President Joko Widodo, on charting Indonesia’s path forward: Viewpoint

 President Joko Widodo

In the beginning of 2016 Indonesia experienced a pleasant surprise. Although the stock market in China had declined significantly, triggering circuit-breakers, even as the stock market in the US declined and the price of crude oil plummeted, our currency, the rupiah, was stable and our stock-market went down only slightly. Our fourth-quarter GDP growth exceeded the forecasts of all 23 forecasting institutions. The consensus forecast was 4.8% year-on-year (y-o-y) growth. Instead, we achieved growth of 5.03% y-o-y in the fourth quarter of 2015. What does this mean? Where are we now? What is the direction of progress in Indonesia?

In August of 2015 I reshuffled my Cabinet to bring in more technocrats and professionals. I believe many of you would agree that the result has been fairly positive. Moreover, in 2016 a greater amount of infrastructure is being built than at any given time in the last 15 years. Overall, I am cautiously optimistic that we have reached a measure of economic stability. However, we still have a long way to go and are not satisfied. Our investment climate is still not conducive enough, and we still need to deregulate further.

We are still behind neighbouring countries in terms of the number of trade agreements that we have. We have announced the broadest lifting of investment restrictions in more than 10 years. What we call our “negative list” defines the sectors that are closed to foreign investment. In 2016 we revised our negative list so that four sectors which were completely closed to foreign investors are now open to foreign investment; 12 sectors in which investors from overseas were allowed to own only minority stakes are now open to foreign investors so they can own majority stakes.

Yet we are only at the beginning. We will continue to simplify the business environment and to open up our economy. We will continue to modernise our rules and regulations. There are still too many excessive restrictions, permits and licences that we need to get rid of. Today, we must do the same in emerging markets. Since the beginning of 2016, stock markets around the world appear to be breaking down. We are seeing signs of economic weakness all around the world. Many major emerging markets continue to be in a downturn.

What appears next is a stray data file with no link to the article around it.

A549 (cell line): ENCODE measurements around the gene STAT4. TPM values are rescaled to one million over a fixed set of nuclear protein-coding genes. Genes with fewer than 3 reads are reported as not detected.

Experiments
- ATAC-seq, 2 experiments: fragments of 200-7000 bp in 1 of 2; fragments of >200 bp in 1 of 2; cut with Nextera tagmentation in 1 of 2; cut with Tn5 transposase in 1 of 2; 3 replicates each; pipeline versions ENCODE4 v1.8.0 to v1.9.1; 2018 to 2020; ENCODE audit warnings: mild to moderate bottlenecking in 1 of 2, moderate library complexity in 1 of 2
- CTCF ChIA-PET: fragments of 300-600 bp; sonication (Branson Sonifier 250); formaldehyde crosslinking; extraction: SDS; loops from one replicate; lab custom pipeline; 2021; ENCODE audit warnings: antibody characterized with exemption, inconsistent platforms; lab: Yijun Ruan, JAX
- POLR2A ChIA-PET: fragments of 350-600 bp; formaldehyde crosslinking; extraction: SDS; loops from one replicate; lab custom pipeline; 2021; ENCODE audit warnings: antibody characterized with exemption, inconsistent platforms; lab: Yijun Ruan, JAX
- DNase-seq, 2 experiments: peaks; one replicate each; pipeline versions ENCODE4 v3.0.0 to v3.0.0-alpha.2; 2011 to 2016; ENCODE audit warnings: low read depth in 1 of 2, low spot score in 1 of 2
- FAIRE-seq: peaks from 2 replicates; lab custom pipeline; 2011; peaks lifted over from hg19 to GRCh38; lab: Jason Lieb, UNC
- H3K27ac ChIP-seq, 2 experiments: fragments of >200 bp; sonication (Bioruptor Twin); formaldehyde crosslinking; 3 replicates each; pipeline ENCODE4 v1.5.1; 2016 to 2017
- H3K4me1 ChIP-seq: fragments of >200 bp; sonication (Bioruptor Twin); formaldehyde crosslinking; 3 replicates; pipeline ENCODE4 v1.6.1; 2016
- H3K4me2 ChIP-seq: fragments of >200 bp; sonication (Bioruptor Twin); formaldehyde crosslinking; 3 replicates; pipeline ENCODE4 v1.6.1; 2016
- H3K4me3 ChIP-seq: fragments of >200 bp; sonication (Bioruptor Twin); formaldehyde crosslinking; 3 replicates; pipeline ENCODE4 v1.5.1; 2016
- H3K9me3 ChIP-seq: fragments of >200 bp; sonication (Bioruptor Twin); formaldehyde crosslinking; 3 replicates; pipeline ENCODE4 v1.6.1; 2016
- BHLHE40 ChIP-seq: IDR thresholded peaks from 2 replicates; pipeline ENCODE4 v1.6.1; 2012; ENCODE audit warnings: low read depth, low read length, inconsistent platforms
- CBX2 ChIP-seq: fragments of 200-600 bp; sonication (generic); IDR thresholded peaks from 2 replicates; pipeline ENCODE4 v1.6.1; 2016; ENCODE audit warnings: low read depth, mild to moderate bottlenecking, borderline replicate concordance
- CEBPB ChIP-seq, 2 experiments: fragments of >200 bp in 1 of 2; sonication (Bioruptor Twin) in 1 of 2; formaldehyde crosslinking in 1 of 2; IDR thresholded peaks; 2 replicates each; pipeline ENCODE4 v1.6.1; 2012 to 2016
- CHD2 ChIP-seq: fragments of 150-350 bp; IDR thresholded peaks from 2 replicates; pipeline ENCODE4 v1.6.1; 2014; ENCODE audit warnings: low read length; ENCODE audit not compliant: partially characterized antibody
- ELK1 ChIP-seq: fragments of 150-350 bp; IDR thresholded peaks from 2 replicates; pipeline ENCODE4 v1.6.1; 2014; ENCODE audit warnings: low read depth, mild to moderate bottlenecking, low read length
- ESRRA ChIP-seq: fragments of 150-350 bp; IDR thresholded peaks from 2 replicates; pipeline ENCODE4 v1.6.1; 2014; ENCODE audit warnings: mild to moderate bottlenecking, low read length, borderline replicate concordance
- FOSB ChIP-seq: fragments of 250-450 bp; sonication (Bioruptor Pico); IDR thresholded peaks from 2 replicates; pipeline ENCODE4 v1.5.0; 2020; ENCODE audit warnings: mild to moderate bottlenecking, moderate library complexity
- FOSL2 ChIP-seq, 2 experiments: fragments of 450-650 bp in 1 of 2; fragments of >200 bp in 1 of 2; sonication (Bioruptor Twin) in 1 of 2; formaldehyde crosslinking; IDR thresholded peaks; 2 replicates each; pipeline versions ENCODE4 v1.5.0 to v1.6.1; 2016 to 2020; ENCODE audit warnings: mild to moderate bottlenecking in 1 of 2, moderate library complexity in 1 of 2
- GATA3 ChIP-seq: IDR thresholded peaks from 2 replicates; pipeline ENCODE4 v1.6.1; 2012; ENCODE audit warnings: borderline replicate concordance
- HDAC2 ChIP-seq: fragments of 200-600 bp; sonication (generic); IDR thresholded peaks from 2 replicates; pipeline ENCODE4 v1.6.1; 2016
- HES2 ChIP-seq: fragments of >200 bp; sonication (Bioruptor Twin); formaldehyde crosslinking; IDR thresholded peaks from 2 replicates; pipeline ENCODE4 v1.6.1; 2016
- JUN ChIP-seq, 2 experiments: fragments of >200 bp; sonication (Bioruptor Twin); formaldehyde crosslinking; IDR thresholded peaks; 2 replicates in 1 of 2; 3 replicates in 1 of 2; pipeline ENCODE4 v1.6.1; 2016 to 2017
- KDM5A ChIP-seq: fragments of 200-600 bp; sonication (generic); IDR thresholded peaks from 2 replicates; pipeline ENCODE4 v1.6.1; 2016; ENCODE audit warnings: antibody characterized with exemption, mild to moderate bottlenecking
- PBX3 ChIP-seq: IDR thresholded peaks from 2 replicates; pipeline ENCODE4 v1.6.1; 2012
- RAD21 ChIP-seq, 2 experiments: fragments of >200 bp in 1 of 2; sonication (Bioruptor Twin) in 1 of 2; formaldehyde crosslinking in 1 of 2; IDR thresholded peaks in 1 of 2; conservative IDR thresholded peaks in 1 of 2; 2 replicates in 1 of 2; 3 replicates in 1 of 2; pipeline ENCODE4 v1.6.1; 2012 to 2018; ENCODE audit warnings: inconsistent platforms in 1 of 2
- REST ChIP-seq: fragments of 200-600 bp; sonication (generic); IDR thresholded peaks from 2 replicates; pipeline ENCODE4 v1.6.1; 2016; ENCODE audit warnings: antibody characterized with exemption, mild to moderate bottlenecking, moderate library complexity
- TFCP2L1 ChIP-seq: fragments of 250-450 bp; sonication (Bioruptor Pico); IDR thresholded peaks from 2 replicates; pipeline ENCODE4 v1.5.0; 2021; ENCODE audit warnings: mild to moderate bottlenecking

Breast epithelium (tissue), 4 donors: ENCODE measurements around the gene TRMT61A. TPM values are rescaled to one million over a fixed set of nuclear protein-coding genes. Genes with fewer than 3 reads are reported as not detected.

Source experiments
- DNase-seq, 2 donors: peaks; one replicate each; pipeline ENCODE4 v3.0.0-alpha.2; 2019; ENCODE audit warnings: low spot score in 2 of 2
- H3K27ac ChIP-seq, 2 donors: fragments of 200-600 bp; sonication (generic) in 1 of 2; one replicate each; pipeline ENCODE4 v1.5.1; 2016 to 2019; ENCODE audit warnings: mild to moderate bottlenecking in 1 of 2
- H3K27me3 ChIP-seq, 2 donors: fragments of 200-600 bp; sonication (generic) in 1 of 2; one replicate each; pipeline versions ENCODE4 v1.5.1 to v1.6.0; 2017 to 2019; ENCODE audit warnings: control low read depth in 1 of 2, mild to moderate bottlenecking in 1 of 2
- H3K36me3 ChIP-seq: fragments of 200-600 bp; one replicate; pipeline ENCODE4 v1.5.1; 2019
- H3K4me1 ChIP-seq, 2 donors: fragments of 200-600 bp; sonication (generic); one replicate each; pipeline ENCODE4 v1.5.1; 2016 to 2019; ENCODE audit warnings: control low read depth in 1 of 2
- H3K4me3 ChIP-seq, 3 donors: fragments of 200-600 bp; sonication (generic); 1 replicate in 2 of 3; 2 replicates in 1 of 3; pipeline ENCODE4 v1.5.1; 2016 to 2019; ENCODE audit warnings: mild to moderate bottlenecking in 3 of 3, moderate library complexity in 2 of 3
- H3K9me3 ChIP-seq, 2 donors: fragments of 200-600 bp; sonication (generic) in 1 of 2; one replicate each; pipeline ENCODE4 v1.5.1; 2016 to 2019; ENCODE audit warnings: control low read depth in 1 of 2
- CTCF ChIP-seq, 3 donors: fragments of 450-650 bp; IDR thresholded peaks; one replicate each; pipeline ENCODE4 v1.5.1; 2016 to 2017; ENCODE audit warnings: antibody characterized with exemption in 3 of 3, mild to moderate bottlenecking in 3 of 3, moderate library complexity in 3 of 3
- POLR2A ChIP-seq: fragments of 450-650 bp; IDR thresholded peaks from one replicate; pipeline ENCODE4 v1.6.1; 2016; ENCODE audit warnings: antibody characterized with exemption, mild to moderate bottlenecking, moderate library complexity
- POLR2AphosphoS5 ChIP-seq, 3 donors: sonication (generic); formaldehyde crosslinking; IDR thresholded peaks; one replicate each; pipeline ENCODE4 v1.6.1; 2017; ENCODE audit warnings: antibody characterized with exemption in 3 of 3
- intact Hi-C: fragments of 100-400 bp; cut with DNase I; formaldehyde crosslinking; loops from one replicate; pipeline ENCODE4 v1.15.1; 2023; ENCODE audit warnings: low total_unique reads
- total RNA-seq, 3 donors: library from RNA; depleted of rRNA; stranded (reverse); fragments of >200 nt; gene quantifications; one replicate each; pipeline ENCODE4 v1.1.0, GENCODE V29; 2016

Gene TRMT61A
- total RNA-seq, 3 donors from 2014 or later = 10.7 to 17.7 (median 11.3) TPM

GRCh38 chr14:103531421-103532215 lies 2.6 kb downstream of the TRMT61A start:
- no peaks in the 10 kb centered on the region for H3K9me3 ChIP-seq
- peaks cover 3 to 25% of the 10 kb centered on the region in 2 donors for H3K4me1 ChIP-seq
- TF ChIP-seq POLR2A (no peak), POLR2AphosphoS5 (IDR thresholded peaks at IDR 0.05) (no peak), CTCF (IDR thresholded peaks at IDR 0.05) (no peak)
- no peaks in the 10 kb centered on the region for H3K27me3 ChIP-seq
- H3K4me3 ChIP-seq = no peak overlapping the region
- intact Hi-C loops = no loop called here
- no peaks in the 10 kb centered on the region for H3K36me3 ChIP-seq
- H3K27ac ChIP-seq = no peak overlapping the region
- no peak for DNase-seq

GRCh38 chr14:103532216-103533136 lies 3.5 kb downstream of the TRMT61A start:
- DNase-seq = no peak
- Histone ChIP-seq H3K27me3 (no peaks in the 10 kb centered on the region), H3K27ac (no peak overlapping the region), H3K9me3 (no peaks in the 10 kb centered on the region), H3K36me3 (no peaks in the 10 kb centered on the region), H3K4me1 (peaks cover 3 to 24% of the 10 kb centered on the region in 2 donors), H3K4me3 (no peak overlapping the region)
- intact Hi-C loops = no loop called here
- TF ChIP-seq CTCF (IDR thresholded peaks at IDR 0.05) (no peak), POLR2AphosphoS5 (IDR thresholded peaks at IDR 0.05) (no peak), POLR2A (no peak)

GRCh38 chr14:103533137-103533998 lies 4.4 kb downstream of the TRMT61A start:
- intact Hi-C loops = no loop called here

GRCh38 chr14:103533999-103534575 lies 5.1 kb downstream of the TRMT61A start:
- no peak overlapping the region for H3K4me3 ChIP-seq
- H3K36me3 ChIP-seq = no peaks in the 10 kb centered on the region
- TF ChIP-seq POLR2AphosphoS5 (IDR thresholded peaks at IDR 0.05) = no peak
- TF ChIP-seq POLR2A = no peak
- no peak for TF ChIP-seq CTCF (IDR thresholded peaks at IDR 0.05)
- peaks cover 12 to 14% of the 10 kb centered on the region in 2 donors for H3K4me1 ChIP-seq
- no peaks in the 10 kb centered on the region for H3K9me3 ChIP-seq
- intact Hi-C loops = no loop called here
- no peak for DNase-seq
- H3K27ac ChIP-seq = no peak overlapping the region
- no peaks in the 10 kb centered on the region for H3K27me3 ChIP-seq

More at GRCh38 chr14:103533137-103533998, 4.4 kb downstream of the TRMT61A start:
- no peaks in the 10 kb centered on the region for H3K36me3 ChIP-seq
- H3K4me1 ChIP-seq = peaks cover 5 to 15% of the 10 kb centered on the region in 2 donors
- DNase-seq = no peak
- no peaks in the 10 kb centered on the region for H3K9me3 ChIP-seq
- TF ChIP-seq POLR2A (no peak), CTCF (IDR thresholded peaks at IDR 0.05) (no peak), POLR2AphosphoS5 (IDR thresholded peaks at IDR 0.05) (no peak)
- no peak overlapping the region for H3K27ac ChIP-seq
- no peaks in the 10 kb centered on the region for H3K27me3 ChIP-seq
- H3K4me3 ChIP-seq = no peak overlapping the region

Moreover, there are well-founded fears that the downturn in the emerging markets may spill over to the developed economies. I believe that what we are seeing today are the limits to financial engineering. The world’s central banks must continue to work hard to provide global markets with the liquidity that they need. It is my view that governments and corporations around the world can no longer delay in taking the concrete and fundamental actions which we all know are required. Governments must implement structural reforms. Companies and businesses must invest for the future. Together, we must provide for the long-term, and not only focus on short-term measures that are popular and easy. There are no shortcuts.

The times now are different than they were a few decades ago. Previously the threat was inflation, but today the threat is deflation. Before, the mistake was excessive taxation, while today the mistake may be insufficient taxation, especially in emerging markets. In many countries, poor fiscal policy may be depriving the state of the resources to invest in our future, our children, our young populations and our infrastructure. Bold and honest leadership is needed now more than ever. We are ready to do our part, and we invite foreign investment to join us in doing what is bold, what is farsighted and what is right.

Excerpt from a speech at the US-ASEAN Business Council conference “Asia’s Best Kept Secret: The Asean Economic Community” on February 17, 2016.

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